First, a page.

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How the Oklahoma City pick can make or break the Sixers’ offseason

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Eight games remain for the Thunder to stay outside the top 20

Oklahoma City Thunder v New Orleans Pelicans Photo by Layne Murdoch Jr./NBAE via Getty Images

It feels like the Sixers banished Markelle Fultz from Philadelphia a lifetime ago. They traded the former first overall pick in a deal to land Jonathon Simmons and a protected Oklahoma City Thunder first-round pick back in February 2019.

At the time the trade was made, there was a somewhat realistic chance of the pick conveying. The Thunder had franchise star Russell Westbrook, Paul George was coming off of a career year, and they had a great supporting cast, including Steven Adams, (process legend) Jerami Grant, and a few developing young players.

The immediate future following that deal was not friendly to the Thunder, however. Damian Lillard and the Portland Trail Blazers sent them packing in only five games during the 2019 playoffs. That exit eventually led to Paul George demanding a trade, which ushered in a complete teardown of the contending roster.

After a series of trades, most viewed the Thunder as a lottery-bound team, but Chris Paul and a developing Shai Gilgeous-Alexander had other plans. The Thunder currently have the same record as the Houston Rockets and sit as the fifth seed in the West. With only eight more games being played for the 2019-20 regular season, the Thunder are guaranteed a playoff spot.

The Philadelphia 76ers currently own the 2020 OKC pick if it lands outside of the top 20. If this pick lands within the top 20, it will convey into two future second-round picks. As things stand, the pick would be 22nd, with a 1.5-game cushion between Oklahoma City and the 20th spot (currently a tie between Indiana and the Sixers themselves).

We’ve seen this pick travel around the league a good amount. (Our own Dave Early posted a piece covering the history behind this pick.) Generally, when it has been involved in a deal, it has been viewed as somewhat of a throw-in. However, this pick can be the ultimate key and make-or-break piece for the Sixers during the upcoming offseason.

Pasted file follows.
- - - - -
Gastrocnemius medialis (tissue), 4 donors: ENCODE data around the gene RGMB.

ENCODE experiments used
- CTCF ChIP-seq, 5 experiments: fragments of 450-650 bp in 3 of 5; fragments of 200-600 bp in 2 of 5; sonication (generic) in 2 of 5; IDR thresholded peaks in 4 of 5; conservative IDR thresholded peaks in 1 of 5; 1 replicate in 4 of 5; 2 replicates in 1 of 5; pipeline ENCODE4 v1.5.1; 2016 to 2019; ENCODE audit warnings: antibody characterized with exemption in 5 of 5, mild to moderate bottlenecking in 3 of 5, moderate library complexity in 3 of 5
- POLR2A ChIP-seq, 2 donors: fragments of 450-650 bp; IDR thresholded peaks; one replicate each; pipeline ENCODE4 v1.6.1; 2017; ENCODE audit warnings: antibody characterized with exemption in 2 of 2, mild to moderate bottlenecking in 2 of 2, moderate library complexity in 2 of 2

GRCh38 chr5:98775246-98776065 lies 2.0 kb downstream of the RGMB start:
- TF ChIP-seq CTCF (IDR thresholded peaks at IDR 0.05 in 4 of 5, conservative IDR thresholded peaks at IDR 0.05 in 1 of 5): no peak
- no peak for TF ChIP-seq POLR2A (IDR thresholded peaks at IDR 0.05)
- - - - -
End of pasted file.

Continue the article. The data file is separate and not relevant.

How can a singular draft pick outside of the lottery have such an effect on a NBA team with championship aspirations? Let me explain:

The OKC pick conveying would give the Sixers a lot more flexibility in terms of what they can actually do in the offseason. The options are really endless, but here’s a few examples of some things they can do:

  • The Sixers can keep the pick and draft someone in the early 20’s. While the 2020 NBA Draft isn’t exactly a deep draft, there will surely be hidden gems found throughout. Getting a prospect on a cheap four-year deal is extremely beneficial to a team limited in salary.
  • Keeping things in the draft theme, the Sixers can package the OKC pick in a trade to move up in the draft. The Sixers currently own two early second rounders in this draft (the 34th and 36th overall picks), which they could package in a deal to move up into the teens.
  • Moving Al Horford is something that should probably happen sooner rather than later, as his play will likely only regress over time. It’s extremely unlikely the Sixers will move Horford in a one-for-one type of deal, and having an extra first-round pick to sweeten the pot could be the moving point in getting off of Horford’s contract. Taking on Horford’s deal would become a lot more attractive if the Sixers were to throw in a first-round pick and/or a young prospect.
  • The Sixers can move the pick for a future first rounder. As I’ve stated before, the 2020 NBA Draft is widely looked upon as a weak draft. Shipping off the pick for a future first rounder to use on a stronger draft or future trade would help long-term flexibility.

The majority of the Sixers’ core is locked into deals that will go beyond next season. Ben Simmons, Tobias Harris, Al Horford, and Joel Embiid all have contracts worth more than $25 million a year moving forward. The team will need every asset possible to retool and revamp the roster to give the franchise cornerstones the necessary talent around them. It would not hurt to gain an extra first-round pick.

The good news is that after the 2020 draft, the Sixers will have all of their own first-round draft picks for the foreseeable future. While they’ll likely be mid-to-late first rounders, they’ll be valuable assets which the team can use to improve their active roster.

The Sixers will have a multitude of options available if the OKC pick remains on its path to conveying. What first looked likely to be a throw-in in a trade now looks to be a potential key to put the Sixers back on the right path toward championship contention. Open up a tab on Tankathon, ladies and gents.